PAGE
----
Passion for crafts and antiques is in their blood and after a year long search, Keith and Daneen McCarthy discovered the perfect spot to open an antique shop including handcrafted and repurposed items made by local vendors.
Keith’s parents have an antique business and flea market. Daneen said her father has a huge arts and crafts store in Iowa. For the McCarthy’s, it was a case of the antique cliché (pun intended), the apple falls near the tree. They hope to someday get to a point when they could retire and focus on their shop.
“I see it if my parents can do it, his parents can do it, and,” Daneen McCarthy began to say when her mother-in law added they’ve been doing it for 50 years, “I think we could.”
“This is what we’re supposed to be doing. I have wonderful, wonderful vendors. I have things in here that are nowhere else,” said McCarthy.
McCarthy has Webster’s Chalk Paint that is used for repurposing furniture and is only sold in small shops limited to a 30-mile radius.
“I have lotions and creams and perfumes, it’s called Lady Bug Blessings, from Kentucky. It’s a lady that makes organic lotions. A lady here found out about it. She loved it and brought it here; she sells it here. You can’t get it in any store, but my shop,” said McCarthy.
On a tour through her shop, McCarthy stopped in front of painted jugs and ornaments by artist, Cindy Hettinger, who she said is a paraplegic and paints using her mouth.
“She’s paralyzed from her neck on down; She’s a wonderful lady and she’s just the most happiest person you can think of; I love when she’s here” said McCarthy. “I couldn’t do that with my hands and they’re adorable.”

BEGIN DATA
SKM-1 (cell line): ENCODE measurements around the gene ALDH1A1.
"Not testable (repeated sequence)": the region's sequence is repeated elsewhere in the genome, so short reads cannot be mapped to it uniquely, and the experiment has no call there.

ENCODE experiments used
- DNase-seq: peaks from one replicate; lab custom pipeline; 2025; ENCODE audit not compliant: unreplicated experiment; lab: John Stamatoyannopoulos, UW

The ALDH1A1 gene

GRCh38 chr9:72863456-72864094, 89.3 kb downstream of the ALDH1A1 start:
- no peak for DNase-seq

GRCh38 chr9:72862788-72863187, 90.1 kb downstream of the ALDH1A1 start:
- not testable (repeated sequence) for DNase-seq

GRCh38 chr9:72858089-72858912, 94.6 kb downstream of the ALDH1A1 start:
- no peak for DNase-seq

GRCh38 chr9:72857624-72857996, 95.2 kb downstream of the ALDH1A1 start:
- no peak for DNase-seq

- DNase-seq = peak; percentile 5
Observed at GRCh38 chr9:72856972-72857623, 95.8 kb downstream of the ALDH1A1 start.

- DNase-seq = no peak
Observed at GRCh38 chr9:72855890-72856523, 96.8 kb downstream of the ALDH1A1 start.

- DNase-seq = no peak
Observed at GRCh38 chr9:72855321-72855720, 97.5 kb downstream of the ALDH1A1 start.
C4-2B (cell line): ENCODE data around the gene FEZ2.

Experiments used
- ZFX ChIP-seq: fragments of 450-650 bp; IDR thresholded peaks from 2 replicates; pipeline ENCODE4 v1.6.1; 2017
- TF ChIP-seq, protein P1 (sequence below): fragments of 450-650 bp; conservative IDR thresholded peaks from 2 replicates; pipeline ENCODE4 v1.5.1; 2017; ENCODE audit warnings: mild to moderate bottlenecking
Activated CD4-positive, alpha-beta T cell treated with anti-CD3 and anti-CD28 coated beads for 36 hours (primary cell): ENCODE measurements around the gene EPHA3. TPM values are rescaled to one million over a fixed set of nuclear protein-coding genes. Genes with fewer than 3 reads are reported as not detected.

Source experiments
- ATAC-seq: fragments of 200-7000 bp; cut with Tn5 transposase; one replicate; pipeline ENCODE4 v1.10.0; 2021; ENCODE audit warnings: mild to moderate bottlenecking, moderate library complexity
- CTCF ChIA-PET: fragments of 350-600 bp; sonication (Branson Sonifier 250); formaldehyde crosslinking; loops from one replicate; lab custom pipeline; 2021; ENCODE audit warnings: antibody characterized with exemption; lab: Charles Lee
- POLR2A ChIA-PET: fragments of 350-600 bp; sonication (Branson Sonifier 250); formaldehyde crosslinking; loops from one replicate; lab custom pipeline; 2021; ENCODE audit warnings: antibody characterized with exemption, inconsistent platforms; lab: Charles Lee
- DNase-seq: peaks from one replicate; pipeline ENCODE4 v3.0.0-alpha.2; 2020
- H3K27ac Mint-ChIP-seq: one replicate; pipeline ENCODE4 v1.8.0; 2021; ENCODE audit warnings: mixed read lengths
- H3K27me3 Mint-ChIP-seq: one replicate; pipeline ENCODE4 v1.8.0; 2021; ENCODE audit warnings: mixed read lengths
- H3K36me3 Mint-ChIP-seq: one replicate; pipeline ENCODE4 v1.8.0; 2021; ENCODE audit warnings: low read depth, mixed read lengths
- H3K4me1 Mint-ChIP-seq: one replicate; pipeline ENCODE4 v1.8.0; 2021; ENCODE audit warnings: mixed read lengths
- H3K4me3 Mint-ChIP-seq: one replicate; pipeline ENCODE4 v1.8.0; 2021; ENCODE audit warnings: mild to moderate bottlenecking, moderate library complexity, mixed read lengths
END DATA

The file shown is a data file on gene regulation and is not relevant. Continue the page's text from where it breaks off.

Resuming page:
There were snowmen made from repurposed items such as the metal housing for wicks from hurricane lanterns.
“Each thing I make has a very special place in my heart,” said Amy Capozzi, Fleetwood.
Capozzi’s specialty is altered collage art and putting found items together artistically. She feels that each one of her creations has its own personality by the time she completes it.
Barbara Walczak thinks of the furniture she repurposes as a piece of canvas.
“You paint it, put a design on it, put the colors on it and just have fun with it,” said Walczak.
McCarthy connected with some of her vendors through a Facebook group she created. She referred to it as flea markets on Facebook. Antique Dreams currently features between 25 to 30 vendors and consignors who rent space.
McCarthy said when she first saw the shop she fell in love with its faux rustic finish of stucco and brick and knew she could make a shop of it. Her husband, taking expense into consideration, wasn’t as sure. McCarthy prayed for guidance.
“I prayed you need to tell me yes or no. I followed God on numerous times with things and he has never steered me wrong,” said McCarthy. “Two weeks ago, I talked to my pastor about here and before they got the church they’re preaching in now, they used to have their sermons here.”
McCarthy felt that was it; that was the sign she made the right choice.
Debby Deichman, owner of the building, said, “When Daneen walked in here, she just said, ‘Oh my gosh, I envisioned it a different way without doing anything, I envisioned this as my place.’”
Although there are a number of antique, consignment, and crafting shops nearby, McCarthy has a vision of the area being similar to Adamstown where people come to shop for the unique and special items offered between the different shops.
“If we get more places to open, more things to do, people will come here. If you’re just one shop, it’s a little difficult. If there’s two, three, four, five, there’s going to be day trips to come and then they’re going to hop from shop to shop,” said McCarthy. “If everybody tells everybody about all the other shops and about each other, we’ll stay alive. I’m not out to make a million dollars, I’m out to enjoy myself.”